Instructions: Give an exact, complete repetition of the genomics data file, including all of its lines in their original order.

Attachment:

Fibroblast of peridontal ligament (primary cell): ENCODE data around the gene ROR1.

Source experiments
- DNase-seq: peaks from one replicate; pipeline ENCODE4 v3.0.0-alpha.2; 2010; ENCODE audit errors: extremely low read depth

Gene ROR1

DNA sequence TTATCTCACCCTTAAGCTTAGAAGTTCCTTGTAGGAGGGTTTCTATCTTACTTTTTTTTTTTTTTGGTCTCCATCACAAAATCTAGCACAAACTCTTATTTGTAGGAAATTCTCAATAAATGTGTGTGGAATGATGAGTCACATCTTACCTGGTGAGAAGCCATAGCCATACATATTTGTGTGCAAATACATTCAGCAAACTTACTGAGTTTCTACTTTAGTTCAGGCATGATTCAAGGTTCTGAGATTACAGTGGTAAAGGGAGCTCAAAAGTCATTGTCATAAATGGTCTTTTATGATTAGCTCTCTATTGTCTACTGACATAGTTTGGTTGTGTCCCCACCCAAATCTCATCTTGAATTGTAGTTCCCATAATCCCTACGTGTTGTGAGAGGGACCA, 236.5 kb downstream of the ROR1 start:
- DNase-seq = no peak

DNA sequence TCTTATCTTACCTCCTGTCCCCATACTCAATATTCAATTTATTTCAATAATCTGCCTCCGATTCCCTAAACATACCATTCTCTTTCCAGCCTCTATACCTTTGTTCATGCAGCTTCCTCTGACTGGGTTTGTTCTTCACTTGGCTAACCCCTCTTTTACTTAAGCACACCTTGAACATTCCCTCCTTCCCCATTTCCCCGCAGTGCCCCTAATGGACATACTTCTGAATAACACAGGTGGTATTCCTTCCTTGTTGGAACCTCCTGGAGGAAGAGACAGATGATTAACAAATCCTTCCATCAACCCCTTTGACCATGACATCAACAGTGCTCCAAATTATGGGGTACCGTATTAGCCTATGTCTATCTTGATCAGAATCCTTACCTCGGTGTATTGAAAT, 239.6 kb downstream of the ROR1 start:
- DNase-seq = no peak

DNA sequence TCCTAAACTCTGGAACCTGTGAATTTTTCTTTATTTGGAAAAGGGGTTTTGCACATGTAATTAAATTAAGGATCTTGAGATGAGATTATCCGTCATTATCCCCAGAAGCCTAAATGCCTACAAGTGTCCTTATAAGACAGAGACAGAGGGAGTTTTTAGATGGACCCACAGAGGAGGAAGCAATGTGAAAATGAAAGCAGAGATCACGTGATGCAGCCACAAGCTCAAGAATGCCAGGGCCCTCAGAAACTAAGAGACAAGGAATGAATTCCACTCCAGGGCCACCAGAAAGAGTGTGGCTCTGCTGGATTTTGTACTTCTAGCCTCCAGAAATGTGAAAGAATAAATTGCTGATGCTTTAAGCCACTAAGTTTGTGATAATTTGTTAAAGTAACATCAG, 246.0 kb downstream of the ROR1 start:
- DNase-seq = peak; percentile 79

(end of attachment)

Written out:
Fibroblast of peridontal ligament (primary cell): ENCODE data around the gene ROR1.

Source experiments
- DNase-seq: peaks from one replicate; pipeline ENCODE4 v3.0.0-alpha.2; 2010; ENCODE audit errors: extremely low read depth

Gene ROR1

DNA sequence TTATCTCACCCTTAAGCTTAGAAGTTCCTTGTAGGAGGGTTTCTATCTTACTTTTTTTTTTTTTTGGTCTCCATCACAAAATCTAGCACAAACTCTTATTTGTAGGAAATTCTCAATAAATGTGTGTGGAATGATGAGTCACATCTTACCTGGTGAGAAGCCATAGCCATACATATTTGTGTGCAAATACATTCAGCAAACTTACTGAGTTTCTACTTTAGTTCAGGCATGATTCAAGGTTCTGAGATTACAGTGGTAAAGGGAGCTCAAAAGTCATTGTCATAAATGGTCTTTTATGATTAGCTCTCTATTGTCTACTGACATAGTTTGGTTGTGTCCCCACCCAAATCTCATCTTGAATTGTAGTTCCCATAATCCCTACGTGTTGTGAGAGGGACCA, 236.5 kb downstream of the ROR1 start:
- DNase-seq = no peak

DNA sequence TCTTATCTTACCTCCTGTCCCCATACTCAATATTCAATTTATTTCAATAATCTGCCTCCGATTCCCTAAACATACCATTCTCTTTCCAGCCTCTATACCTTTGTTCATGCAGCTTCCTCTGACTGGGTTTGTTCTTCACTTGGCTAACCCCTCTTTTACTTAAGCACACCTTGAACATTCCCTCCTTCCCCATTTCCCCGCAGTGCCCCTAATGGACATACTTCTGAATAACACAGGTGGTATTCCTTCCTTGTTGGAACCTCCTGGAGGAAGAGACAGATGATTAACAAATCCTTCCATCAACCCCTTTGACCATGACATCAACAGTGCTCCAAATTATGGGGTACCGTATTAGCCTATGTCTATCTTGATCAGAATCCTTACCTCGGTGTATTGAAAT, 239.6 kb downstream of the ROR1 start:
- DNase-seq = no peak

DNA sequence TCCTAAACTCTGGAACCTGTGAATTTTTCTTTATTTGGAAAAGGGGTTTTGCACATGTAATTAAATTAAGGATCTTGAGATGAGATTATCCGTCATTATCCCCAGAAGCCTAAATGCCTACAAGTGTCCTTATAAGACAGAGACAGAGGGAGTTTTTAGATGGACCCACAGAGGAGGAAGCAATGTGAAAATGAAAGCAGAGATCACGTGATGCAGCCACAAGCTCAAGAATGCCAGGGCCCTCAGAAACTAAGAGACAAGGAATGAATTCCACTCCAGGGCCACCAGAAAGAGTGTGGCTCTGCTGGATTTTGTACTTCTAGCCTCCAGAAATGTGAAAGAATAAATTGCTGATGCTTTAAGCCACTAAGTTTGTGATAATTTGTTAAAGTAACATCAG, 246.0 kb downstream of the ROR1 start:
- DNase-seq = peak; percentile 79